For a number of years I have wondered "where did Bolton get that date?" It seems I may have come up with an answer.
Bolton located two interesting items in the 17th century records of the Town of Westchester. He seems to have misinterpreted the first record as suggesting that Pell acquired the lands from local Native Americans on November 14, 1654. The record, however, seems to indicate that on June 15, 1664, the parties to the agreement (all inhabitants Westchester) confirmed in writing that they
(not Native Americans as Bolton erroneously assumed) had reached an agreement with Thomas Pell nearly ten years earlier on November 14, 1654.
I have transcribed the two records below and provide additional commentary on the matter following the transcriptions. Bolton wrote in 1881:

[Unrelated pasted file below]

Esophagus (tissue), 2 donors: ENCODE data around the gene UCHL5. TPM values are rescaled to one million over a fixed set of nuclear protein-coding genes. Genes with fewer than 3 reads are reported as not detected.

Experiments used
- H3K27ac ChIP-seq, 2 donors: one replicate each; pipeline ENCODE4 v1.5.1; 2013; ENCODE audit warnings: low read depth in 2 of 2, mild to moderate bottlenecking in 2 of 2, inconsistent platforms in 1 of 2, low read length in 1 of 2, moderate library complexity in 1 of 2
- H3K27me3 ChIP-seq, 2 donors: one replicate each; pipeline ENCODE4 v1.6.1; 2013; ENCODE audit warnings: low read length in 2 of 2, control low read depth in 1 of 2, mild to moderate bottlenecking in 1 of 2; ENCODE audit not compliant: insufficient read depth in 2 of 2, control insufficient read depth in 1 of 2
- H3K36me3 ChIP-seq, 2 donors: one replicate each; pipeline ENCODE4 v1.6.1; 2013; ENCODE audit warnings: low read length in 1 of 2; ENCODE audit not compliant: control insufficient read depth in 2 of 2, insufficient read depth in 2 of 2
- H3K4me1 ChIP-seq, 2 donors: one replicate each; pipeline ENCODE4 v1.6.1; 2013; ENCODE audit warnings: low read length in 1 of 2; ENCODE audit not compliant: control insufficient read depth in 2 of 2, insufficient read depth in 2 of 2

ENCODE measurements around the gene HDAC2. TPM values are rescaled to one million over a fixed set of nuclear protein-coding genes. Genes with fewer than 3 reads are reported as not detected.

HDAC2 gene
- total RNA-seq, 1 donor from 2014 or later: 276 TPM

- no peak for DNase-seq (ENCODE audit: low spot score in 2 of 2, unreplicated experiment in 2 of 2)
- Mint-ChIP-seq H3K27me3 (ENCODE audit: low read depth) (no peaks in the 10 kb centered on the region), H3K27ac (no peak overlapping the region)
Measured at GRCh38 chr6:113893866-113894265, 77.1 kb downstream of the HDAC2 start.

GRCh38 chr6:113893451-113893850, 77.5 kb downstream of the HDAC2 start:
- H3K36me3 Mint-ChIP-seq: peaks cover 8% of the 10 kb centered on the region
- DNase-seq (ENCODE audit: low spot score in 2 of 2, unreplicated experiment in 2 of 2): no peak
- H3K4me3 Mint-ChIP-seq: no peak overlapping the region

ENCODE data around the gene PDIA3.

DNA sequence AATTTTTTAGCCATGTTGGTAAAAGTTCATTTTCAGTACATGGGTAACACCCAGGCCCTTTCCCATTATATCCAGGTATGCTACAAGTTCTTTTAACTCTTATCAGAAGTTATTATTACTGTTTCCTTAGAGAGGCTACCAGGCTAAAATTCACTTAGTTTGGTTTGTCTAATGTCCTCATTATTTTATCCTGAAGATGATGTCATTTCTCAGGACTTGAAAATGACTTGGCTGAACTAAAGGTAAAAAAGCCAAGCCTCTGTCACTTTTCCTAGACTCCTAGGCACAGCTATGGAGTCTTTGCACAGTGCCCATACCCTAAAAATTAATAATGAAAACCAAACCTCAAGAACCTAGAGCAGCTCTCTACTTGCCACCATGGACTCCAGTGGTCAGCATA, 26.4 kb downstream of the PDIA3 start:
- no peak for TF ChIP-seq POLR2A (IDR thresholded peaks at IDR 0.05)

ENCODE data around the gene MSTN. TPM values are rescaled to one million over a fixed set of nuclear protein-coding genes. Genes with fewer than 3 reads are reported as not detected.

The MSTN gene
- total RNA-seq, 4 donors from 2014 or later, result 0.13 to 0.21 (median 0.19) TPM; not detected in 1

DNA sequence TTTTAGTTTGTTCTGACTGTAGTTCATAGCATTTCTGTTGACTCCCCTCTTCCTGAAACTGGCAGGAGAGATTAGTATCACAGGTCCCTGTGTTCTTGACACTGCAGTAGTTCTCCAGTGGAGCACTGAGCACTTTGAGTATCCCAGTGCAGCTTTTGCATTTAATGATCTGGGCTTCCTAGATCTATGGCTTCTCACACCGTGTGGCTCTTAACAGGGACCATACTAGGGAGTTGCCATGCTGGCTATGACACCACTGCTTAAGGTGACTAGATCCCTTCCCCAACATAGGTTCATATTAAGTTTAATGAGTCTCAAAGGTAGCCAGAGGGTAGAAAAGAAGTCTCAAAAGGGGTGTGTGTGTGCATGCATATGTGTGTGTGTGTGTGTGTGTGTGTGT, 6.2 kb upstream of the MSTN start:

"Upon the 16th of June, 1664, we find the inhabitants of Westchester surrendering all their rights to Thomas Pell, in the following manner: --
'Know all men by these presents, that whereas there was an agreement made on the fourteenth of November, 1654, between Thomas Pell and divers persons, about a tract of land called Westchester
, which was and is Thomas Pell's, bounded as appears by an instrument bearing date as above expressed, wherein the undertakers engaged the payment of a certaine summe of money, present pay, for the said land expressed in the covenant, by reason of some troubles which hindered the underwriters possession, the agreement was not attended, the present inhabitants considering the justnesse and right of the above said title of Thomas Pell, doe surrender all their rights, titles, and claimes, to all the tract of land aforesaid, to bee at the disposal of the said Thomas Pell, as being the true and proper owner thereof.
Witness our hande, this 15th day of June in the yeere of Lord one thousand six hundred and sixty four.